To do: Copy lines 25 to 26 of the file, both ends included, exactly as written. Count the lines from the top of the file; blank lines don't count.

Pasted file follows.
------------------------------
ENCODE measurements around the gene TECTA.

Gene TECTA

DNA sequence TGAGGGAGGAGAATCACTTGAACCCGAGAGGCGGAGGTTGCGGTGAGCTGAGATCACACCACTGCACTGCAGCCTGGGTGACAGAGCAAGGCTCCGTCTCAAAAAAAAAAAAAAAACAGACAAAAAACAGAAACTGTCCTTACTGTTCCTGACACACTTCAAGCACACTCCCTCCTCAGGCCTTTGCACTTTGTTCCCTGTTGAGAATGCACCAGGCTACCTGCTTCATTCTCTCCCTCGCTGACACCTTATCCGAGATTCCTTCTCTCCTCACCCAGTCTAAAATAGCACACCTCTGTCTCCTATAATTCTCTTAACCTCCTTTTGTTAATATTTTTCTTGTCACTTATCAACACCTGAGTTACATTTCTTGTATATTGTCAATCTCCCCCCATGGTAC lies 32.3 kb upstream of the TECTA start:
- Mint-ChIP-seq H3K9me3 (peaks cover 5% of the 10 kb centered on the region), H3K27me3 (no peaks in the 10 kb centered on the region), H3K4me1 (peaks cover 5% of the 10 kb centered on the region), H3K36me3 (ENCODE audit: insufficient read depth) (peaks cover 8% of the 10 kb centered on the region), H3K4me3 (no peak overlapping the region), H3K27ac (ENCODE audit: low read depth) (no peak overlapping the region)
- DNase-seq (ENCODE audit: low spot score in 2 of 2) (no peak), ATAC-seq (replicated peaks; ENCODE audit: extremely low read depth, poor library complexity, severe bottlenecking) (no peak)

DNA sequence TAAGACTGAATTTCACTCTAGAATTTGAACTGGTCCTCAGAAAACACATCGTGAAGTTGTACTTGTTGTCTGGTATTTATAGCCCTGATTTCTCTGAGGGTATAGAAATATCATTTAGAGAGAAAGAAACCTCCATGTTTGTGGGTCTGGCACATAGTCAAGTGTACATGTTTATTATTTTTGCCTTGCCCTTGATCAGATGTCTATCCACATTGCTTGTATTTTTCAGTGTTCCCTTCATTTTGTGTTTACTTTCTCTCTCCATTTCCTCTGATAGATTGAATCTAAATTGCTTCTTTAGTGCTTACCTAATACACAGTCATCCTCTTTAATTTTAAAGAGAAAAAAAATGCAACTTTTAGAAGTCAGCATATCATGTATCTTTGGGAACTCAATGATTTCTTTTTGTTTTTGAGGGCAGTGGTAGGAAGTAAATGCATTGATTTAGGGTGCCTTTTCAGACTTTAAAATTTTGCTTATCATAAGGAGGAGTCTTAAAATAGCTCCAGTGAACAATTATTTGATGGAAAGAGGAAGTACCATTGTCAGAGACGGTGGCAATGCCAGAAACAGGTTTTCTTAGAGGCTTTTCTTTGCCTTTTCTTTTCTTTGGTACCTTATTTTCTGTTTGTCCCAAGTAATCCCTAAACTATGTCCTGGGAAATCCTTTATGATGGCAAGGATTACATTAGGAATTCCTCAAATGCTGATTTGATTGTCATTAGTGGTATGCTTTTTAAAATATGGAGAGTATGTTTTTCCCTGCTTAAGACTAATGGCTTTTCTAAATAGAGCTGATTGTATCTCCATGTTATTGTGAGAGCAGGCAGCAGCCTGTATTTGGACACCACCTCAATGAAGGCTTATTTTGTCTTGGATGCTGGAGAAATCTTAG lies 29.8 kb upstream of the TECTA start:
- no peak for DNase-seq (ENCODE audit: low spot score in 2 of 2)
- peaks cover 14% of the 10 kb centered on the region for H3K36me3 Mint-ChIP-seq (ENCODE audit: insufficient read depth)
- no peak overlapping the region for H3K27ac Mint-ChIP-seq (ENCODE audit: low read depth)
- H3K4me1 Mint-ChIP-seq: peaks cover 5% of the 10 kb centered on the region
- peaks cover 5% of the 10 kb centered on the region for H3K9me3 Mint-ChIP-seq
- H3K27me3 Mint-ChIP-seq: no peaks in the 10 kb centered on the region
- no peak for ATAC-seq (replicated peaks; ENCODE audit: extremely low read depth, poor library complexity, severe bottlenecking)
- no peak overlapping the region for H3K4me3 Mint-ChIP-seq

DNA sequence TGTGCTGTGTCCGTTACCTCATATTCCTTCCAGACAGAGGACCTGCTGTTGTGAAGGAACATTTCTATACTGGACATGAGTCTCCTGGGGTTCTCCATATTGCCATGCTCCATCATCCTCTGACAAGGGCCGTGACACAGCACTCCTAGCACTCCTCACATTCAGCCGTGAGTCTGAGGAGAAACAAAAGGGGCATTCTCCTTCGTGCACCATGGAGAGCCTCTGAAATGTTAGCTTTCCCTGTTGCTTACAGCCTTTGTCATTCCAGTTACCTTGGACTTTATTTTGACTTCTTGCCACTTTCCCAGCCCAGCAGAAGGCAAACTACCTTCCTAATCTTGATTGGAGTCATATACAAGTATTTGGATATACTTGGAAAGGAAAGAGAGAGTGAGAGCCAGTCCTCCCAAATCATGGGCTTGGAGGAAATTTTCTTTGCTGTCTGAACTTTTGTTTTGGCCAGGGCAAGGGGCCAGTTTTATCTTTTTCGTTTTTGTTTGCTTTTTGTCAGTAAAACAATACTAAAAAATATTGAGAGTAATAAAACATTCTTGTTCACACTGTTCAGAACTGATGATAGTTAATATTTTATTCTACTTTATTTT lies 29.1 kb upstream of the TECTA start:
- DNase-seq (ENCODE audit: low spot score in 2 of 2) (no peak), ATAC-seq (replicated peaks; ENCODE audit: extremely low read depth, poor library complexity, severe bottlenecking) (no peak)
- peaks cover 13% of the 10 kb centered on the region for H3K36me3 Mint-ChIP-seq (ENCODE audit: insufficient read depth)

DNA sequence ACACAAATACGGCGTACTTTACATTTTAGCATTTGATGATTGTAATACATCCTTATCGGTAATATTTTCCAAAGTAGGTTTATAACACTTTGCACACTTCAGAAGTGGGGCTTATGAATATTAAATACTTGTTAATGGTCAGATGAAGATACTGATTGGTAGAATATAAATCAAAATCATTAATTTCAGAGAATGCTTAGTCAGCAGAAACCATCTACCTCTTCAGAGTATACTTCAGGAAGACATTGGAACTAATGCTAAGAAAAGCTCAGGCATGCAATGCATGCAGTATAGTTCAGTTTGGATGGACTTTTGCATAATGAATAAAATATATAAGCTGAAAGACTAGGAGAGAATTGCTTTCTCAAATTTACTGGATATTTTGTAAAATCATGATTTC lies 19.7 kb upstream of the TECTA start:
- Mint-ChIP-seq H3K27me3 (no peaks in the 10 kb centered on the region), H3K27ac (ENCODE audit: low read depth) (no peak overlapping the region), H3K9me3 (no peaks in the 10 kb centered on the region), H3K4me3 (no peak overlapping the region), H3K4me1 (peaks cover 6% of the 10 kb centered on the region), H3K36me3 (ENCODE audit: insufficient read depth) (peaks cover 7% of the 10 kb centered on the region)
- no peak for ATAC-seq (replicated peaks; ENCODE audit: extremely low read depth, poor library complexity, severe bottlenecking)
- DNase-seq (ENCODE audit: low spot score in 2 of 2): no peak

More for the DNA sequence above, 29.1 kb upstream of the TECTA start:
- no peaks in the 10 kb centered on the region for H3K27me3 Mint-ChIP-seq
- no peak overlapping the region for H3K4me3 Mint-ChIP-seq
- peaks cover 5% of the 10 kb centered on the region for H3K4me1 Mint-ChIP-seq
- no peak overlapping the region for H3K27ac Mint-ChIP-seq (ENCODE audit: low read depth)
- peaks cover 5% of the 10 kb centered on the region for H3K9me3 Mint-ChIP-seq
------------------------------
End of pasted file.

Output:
- peaks cover 5% of the 10 kb centered on the region for H3K4me1 Mint-ChIP-seq
- no peak overlapping the region for H3K27ac Mint-ChIP-seq (ENCODE audit: low read depth)